HMA shareholders weren’t swayed; the pending deal garnered 82 percent approval. The FTC approved the acquisition after the Franklin, Tenn.-based company agreed to divest two acute care facilities: Riverview Regional Medical Center, a 281-bed hospital in Gadsden, Ala., and Carolina Pines Regional Medical Center, a 116-bed hospital in Hartsville, SC. “This transaction provides us with increased scale and broader geographic reach as we work to create strong healthcare networks across the nation,” said CHS CEO Wayne T. Smith. “Our larger organization is well positioned to address the changing dynamics in our industry and dedicated to providing quality care for millions of patients and all the communities we serve.”

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Preparing for ICD-10 Conversion

Practice management consultant shares 8 steps for physicians to take now By LyNNE JETER

An experienced practice management consultant best described the looming ICD-10 conversion “as though 19 percent of the GDP will be required to start speaking French to each other … and if grammar, pronunciation and punctuation aren’t perfect, no money will move.” The “frighteningly large change” coming Oct. 1 has caught many physician practices off guard, said Jennifer O’Brien, MSOD, a practice management consultant with KarenZupko & Associates Inc. “We’re finding that some practices have done absolutely nothing to prepare.” According to the latest Workgroup for Electronic Data Interchange (WEDI) ICD-10 readiness survey results, representing a mix of practices and hospitals, “it’s clear the industry continues to make slow progress, but not the amount of progress that’s needed for a smooth transition.” Only one in three practices were conversion-ready, with the remainder citing significant obstacles to progress: competing priorities and other regulatory mandates. “All industry segments,” the report concludes, “haven’t gained sufficient ground to remove concern over meeting the Oct. 1 compliance deadline.” “Apparently, there’s still a lot of hope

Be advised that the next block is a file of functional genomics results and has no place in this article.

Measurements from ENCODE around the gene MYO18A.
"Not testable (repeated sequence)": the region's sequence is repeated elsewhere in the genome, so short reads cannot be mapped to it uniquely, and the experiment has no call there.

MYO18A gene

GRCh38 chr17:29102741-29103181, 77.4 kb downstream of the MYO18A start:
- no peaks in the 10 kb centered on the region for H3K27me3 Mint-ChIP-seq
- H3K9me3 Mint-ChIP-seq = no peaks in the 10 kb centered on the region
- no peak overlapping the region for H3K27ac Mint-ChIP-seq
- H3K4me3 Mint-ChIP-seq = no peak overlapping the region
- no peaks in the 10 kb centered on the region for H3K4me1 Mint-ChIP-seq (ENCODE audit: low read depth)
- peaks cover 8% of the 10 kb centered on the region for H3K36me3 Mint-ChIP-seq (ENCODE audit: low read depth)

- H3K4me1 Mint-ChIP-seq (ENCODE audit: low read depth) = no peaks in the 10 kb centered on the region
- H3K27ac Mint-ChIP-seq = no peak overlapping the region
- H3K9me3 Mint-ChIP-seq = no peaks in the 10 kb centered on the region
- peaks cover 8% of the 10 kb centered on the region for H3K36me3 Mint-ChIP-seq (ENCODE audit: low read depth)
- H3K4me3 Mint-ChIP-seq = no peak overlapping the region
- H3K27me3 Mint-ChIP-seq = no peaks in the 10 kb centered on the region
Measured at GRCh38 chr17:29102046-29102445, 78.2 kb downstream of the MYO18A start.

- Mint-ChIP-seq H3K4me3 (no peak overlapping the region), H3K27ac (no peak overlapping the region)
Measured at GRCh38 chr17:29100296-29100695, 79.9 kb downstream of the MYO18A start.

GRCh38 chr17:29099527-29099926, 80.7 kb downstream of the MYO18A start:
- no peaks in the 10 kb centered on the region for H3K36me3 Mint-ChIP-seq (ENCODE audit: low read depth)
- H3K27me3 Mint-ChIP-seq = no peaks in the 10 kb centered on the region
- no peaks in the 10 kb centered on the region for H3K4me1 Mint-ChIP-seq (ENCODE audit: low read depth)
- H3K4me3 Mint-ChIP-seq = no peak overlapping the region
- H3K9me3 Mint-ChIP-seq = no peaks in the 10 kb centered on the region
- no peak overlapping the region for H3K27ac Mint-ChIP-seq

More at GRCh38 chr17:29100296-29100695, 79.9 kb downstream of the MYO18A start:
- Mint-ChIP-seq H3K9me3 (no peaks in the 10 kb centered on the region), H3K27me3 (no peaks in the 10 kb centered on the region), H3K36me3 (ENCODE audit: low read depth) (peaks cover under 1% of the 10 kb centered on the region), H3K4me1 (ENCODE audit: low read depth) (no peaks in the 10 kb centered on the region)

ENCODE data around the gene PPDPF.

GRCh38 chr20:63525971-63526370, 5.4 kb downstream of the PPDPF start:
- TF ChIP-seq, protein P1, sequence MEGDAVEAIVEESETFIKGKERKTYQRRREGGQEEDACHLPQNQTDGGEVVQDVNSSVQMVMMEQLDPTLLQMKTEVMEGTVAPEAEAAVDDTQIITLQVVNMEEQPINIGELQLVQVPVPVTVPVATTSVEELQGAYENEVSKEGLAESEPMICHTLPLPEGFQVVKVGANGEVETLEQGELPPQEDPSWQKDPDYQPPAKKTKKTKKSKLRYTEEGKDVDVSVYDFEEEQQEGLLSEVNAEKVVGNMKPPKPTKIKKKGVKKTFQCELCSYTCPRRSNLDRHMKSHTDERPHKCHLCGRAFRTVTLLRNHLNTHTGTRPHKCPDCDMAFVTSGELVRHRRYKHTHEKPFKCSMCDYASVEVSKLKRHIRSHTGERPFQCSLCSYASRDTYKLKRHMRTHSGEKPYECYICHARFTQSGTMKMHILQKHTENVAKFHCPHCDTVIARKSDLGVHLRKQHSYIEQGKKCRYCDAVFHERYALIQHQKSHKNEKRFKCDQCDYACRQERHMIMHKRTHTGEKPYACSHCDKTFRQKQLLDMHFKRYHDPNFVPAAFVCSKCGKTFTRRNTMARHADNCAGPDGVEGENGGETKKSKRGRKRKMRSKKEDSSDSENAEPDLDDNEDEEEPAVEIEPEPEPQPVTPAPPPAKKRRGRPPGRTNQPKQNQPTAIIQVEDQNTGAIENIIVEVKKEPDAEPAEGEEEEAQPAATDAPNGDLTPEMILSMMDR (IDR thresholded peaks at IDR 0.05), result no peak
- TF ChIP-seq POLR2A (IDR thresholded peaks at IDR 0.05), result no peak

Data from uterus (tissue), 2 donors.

on the part of providers that it’ll be postponed again,” said O’Brien. (The ICD-10 conversion was originally slated for Oct. 1, 2013. In 2012, an extension was announced.) “BeJennifer O’Brien cause of the healthcare.gov debacle, people are thinking that CMS will postpone it again. The experts are saying another postponement is highly unlikely.” Noting that “denial is only going to make it more painful,” O’Brien recommended eight steps for every physician provider to take in early 2014. Physician providers in a practice that